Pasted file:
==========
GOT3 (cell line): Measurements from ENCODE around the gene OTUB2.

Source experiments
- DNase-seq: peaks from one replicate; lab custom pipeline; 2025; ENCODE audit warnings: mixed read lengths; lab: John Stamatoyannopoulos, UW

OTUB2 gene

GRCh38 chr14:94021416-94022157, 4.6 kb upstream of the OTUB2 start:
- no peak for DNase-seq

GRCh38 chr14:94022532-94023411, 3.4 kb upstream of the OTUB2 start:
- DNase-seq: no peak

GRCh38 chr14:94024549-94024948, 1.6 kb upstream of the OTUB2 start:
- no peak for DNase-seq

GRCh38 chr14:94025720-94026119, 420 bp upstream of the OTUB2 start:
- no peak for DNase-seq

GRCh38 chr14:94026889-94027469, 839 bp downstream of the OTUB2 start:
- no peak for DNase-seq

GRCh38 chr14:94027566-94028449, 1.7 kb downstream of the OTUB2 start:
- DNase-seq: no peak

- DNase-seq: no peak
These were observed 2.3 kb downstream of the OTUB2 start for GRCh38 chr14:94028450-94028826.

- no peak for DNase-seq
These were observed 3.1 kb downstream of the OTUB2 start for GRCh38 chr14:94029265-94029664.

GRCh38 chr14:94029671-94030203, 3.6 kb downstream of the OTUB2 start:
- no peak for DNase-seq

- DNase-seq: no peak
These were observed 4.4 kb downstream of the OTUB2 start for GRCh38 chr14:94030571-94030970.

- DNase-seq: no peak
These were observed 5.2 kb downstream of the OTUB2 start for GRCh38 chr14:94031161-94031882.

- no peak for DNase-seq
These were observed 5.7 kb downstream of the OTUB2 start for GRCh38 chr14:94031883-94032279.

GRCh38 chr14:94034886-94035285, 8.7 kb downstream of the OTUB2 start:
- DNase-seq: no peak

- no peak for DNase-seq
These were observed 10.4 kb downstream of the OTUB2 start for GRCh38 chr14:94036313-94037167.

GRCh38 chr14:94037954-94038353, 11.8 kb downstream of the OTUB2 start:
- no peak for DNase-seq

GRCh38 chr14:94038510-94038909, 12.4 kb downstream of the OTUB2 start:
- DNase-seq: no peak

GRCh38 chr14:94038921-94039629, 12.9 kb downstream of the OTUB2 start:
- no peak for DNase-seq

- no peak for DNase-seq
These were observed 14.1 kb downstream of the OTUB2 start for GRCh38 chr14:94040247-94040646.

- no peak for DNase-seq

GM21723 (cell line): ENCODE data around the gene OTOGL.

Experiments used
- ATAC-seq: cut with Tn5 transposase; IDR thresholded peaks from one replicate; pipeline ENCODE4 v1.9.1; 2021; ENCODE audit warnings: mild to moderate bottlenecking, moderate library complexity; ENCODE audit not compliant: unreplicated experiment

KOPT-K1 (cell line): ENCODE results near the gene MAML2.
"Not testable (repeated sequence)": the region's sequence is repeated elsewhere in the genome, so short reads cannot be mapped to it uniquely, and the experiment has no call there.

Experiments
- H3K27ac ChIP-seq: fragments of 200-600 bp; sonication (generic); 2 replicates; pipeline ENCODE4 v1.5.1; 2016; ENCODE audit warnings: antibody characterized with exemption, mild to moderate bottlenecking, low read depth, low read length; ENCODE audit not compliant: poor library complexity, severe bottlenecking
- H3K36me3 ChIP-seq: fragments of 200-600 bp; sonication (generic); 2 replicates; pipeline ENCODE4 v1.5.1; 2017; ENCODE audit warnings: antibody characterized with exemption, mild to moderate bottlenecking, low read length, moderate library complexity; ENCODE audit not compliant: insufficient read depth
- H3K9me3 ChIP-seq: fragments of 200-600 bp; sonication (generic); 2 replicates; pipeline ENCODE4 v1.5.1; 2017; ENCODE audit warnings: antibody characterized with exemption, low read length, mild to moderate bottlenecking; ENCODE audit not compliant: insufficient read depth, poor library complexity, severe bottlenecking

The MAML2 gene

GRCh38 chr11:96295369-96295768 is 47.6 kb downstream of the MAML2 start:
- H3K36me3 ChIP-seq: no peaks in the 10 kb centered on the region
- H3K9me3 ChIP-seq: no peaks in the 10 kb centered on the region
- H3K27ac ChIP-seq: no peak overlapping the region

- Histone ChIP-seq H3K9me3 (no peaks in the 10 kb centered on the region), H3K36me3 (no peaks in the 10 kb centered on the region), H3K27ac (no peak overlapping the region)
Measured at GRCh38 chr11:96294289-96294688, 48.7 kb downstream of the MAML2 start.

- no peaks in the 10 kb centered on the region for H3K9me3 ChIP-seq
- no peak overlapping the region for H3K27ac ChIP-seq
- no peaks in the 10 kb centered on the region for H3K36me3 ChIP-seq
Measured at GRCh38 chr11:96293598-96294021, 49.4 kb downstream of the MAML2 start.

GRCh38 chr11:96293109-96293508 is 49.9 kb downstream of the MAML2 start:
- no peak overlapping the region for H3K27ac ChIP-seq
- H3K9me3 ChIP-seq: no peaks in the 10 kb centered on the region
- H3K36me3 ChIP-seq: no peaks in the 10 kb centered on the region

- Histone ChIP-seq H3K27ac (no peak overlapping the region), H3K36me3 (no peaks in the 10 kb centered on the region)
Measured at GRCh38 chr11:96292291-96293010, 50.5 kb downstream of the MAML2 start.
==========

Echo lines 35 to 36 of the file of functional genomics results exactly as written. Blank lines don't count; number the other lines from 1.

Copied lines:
GRCh38 chr14:94038510-94038909, 12.4 kb downstream of the OTUB2 start:
- DNase-seq: no peak